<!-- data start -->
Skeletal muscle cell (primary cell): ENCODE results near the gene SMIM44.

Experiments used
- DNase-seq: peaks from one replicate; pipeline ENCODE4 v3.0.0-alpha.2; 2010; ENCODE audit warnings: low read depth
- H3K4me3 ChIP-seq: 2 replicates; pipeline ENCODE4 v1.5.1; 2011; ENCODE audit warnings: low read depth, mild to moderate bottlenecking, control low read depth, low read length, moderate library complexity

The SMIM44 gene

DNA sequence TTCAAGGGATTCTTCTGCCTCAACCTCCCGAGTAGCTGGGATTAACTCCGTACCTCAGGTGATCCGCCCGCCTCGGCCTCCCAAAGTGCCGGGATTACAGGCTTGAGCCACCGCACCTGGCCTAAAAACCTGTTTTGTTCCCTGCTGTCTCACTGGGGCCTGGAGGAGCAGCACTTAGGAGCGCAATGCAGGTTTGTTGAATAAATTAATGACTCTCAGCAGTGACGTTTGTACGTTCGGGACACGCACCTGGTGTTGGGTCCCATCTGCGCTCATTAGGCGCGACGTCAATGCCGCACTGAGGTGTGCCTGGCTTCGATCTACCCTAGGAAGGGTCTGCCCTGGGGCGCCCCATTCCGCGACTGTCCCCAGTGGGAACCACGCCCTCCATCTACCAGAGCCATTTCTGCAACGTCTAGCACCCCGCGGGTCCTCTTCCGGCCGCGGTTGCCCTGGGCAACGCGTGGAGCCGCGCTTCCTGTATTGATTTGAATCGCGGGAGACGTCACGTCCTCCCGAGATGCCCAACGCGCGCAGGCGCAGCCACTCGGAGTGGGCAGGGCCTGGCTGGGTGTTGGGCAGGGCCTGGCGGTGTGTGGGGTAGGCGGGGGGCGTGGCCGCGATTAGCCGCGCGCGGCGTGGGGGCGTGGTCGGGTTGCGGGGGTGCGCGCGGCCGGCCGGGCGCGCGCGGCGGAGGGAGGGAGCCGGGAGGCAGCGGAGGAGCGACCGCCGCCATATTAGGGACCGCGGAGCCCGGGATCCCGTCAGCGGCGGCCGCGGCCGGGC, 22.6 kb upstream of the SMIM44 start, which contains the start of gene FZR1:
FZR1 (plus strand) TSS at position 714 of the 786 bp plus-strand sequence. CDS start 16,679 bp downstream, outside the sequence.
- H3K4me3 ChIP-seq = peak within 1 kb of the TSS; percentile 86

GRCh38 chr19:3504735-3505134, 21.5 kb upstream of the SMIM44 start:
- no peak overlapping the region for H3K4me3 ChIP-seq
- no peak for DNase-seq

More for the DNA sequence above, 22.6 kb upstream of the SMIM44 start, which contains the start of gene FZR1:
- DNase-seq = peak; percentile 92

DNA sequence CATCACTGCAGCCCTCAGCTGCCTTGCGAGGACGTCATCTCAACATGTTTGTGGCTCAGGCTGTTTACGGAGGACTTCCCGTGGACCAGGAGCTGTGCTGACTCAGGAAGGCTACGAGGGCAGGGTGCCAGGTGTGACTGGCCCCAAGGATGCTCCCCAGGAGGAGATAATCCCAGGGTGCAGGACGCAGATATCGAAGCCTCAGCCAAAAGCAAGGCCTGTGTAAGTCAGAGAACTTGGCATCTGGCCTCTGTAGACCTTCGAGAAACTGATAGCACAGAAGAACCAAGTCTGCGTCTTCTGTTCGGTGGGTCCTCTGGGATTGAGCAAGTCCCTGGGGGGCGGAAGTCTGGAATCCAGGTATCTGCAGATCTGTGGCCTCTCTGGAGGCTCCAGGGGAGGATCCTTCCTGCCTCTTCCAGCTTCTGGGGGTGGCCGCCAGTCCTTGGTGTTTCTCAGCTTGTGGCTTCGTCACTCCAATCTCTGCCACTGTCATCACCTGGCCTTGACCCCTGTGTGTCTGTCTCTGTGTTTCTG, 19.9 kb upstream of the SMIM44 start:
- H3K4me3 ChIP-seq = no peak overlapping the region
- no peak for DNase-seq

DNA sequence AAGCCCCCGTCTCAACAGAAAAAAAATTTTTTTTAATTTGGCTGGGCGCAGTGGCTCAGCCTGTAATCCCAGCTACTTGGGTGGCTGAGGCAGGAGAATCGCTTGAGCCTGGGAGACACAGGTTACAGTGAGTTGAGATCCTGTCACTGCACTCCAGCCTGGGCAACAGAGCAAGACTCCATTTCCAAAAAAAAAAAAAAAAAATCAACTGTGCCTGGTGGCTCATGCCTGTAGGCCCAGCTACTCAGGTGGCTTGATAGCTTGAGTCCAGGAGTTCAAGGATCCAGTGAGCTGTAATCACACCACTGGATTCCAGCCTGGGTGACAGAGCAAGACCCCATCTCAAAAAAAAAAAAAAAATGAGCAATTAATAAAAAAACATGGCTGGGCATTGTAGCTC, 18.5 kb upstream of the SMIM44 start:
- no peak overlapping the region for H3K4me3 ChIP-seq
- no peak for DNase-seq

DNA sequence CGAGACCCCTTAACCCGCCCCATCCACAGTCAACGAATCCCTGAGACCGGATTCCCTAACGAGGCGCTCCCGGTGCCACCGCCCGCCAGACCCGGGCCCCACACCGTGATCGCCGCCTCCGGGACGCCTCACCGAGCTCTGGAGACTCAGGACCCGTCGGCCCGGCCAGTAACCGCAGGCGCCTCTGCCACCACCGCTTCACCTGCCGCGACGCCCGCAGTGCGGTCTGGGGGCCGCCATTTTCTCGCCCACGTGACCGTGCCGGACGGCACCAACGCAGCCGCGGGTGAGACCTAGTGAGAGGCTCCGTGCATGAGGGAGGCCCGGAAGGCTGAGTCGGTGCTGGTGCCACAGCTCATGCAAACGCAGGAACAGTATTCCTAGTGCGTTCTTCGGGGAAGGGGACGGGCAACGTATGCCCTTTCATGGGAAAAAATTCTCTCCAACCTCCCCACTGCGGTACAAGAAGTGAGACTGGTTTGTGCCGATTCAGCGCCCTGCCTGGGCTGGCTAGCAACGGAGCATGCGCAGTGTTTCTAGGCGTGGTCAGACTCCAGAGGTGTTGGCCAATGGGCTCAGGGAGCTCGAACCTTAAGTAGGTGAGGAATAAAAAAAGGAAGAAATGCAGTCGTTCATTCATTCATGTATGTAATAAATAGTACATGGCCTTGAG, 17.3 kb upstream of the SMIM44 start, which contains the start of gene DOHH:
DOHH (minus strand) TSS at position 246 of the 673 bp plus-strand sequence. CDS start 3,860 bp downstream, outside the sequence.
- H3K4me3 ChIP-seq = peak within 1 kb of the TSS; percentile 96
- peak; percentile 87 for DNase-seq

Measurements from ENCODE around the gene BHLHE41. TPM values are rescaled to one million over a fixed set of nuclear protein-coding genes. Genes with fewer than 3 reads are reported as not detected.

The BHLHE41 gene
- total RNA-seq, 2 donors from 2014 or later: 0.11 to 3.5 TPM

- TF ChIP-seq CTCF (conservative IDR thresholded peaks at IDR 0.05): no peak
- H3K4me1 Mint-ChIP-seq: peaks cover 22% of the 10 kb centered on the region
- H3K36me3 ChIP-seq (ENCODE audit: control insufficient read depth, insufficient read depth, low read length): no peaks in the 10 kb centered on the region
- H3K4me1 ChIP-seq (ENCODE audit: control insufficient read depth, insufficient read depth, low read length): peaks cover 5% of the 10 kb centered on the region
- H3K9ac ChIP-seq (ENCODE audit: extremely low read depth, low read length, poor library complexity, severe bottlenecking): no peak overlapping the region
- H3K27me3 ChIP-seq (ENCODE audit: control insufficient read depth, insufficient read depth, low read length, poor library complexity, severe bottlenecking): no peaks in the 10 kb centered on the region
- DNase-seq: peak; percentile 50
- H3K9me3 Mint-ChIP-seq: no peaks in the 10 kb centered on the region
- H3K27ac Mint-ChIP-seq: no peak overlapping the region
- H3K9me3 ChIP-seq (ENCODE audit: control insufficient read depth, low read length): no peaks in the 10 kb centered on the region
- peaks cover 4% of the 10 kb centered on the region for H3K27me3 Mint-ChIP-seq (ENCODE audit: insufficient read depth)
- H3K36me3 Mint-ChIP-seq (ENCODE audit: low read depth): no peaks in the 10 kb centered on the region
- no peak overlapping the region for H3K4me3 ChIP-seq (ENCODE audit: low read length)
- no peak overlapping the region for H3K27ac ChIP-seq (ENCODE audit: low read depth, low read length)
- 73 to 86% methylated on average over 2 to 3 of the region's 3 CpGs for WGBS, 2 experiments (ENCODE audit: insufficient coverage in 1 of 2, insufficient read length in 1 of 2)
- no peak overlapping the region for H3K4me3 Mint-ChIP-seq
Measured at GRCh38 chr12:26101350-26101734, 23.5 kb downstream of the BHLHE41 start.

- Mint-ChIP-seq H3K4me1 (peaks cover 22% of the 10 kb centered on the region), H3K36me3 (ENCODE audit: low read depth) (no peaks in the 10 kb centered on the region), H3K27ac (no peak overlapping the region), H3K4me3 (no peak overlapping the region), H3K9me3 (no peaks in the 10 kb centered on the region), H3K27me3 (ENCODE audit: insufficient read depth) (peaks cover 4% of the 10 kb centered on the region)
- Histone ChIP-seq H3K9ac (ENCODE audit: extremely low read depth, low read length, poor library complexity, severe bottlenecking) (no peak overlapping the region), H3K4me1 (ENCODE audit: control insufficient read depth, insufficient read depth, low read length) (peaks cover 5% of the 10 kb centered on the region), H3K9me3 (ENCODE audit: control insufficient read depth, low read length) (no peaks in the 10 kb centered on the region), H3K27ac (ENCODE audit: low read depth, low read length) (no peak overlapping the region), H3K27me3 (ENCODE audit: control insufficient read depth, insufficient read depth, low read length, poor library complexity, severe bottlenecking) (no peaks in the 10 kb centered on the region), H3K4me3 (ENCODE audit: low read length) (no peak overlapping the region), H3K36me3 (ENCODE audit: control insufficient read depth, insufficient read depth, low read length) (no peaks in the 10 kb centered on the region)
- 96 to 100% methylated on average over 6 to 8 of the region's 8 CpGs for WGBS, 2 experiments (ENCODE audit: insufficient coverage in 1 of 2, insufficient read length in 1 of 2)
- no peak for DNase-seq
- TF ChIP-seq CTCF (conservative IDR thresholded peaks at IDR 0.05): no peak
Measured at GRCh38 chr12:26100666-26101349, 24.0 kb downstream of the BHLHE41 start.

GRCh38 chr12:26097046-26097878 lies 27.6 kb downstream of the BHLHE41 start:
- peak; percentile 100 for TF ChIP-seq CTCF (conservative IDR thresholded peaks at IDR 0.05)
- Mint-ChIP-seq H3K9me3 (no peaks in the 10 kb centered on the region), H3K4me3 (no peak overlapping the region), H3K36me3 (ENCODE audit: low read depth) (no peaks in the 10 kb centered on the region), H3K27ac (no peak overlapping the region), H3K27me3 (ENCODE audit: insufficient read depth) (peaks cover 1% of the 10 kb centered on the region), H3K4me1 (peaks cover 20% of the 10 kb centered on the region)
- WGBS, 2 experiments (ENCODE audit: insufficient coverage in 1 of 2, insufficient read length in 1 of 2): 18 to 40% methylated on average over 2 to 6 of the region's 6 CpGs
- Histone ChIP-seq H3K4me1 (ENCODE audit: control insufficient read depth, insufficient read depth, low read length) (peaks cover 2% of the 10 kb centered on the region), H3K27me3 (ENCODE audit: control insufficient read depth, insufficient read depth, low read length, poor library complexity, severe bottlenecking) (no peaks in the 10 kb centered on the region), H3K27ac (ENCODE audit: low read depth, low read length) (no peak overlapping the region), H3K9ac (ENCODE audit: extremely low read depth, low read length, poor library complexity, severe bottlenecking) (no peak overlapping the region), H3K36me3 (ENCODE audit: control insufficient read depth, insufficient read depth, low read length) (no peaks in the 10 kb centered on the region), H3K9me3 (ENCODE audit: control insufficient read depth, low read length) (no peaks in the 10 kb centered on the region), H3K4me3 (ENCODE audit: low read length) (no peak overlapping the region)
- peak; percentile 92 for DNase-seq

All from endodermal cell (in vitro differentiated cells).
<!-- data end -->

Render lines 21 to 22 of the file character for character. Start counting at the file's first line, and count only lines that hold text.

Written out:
DOHH (minus strand) TSS at position 246 of the 673 bp plus-strand sequence. CDS start 3,860 bp downstream, outside the sequence.
- H3K4me3 ChIP-seq = peak within 1 kb of the TSS; percentile 96